CMS plans to end Medicare coverage of bone-anchored hearing systems

David Kirkwood
July 30, 2014

By David H. Kirkwood


This post was updated on July 31.

CENTENNIAL, CO—People with hearing loss have long complained that Medicare doesn’t cover the cost of hearing aids. Now, older Americans who need help with their hearing face the loss of coverage for another type of treatment, osseo-integrated (or bone-anchored) devices, such as the Cochlear™ Baha Implant System, which have been paid for by Medicare for nearly a decade.

The Baha 4 Systems

The Baha 4 Systems

In a proposed rule document that the Centers for Medicare Medicaid Services (CMS) posted on July 11, the Baha Implant System, manufactured by Cochlear Limited, and certain other products would be reclassified as hearing aids. If approved, that would make these systems ineligible for Medicare coverage, just as conventional hearing aids always have been. That’s why Cochlear, the world’s largest maker of cochlear implants, is fighting against the proposed change in Medicare policies.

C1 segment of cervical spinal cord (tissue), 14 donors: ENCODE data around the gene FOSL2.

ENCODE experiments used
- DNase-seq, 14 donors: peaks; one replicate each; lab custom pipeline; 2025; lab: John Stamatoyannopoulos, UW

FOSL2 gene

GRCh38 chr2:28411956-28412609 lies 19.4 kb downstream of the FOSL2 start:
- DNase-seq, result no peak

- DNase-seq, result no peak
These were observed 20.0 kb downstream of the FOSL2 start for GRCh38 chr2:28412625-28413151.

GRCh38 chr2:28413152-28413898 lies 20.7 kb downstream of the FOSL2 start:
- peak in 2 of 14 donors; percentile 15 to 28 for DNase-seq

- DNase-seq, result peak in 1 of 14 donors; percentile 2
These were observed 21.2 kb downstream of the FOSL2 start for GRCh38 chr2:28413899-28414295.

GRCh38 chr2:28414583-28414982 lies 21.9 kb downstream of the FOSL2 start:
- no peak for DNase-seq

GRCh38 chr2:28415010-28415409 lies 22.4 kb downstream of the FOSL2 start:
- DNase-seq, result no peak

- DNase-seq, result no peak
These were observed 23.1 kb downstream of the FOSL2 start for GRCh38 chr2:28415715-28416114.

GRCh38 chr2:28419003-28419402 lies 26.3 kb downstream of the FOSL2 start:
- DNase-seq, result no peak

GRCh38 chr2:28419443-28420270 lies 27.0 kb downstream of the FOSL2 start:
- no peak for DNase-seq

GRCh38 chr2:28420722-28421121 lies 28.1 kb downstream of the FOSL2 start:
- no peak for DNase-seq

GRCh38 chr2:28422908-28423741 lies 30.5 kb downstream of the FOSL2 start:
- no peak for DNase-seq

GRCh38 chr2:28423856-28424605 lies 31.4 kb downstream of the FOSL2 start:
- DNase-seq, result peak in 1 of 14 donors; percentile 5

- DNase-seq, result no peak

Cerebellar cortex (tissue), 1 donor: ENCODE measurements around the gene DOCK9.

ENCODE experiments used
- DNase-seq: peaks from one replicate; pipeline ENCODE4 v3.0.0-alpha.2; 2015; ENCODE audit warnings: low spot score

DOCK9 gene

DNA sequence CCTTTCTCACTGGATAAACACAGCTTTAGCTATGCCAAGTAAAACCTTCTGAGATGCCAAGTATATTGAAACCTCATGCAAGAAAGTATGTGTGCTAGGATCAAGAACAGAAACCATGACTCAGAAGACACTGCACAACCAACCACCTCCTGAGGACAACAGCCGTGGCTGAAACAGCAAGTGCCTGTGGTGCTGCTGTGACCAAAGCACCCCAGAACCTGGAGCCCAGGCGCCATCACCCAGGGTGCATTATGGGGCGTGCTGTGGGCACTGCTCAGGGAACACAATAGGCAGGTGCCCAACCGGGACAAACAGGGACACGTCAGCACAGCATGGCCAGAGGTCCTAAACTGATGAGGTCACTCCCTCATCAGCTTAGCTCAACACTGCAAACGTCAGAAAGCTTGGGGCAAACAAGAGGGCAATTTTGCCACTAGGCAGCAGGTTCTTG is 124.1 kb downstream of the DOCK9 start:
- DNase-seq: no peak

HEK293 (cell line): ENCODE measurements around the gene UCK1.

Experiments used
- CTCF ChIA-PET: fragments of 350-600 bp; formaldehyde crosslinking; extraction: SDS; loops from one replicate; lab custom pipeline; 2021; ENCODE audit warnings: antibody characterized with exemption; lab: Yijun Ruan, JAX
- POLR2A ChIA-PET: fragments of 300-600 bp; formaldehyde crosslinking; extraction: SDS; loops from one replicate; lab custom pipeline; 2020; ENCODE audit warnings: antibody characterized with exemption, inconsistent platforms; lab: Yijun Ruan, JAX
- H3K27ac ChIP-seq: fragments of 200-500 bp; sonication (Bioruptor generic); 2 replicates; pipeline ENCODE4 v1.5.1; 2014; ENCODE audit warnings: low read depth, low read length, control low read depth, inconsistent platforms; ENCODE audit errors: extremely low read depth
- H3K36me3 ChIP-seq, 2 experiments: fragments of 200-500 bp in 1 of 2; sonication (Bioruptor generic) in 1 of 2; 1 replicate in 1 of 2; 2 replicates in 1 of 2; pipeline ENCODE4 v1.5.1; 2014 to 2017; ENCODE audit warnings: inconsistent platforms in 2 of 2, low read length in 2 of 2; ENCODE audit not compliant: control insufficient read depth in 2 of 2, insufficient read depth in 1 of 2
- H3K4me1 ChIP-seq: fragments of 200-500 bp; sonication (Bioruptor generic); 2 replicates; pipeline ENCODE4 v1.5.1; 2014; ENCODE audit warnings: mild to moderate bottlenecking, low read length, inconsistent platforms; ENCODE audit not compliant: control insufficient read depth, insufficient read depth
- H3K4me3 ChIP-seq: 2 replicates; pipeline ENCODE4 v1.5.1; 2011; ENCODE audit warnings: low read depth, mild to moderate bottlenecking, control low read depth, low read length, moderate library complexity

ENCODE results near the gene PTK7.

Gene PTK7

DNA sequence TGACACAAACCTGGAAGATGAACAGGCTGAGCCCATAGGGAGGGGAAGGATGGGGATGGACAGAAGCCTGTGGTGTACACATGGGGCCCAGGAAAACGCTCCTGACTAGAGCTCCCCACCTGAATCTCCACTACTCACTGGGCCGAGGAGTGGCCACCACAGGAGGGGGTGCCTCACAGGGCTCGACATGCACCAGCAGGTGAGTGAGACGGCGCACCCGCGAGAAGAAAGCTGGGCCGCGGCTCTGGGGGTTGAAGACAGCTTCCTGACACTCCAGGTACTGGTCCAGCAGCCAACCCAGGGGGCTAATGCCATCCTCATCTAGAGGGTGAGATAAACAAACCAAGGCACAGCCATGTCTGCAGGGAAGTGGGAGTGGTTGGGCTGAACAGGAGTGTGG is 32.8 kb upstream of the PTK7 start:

In its design and function, the Cochlear Baha system is very different from conventional air-conduction hearing aids. The Baha (which originally stood for bone-anchored hearing aid) system is osseointegrated. That is, it is connected to the bone behind the ear, thereby taking advantage of bone’s natural ability to conduct sound. In this way, it replaces the function of the outer or middle ear and sends sound directly to the healthy inner ear.

Among possible candidates for the device are patients with: (1) single-sided hearing loss, (2) conditions such as microtia or atresia, characterized by deformed or absent outer ears, that preclude the use of in-the-ear or behind-the-ear hearing aids, or (3) conductive hearing loss.

A physician must determine if a patient meets the candidacy criteria for the Baha Implant System and deems the solution medically necessary.



In its discussion of the proposed rule change, (see Section VII, “Scope of Hearing Aid Coverage Exclusion”), CMS argues that the Baha Implant System is not fundamentally different from other hearing aids, which are statutorily excluded from coverage by Medicare.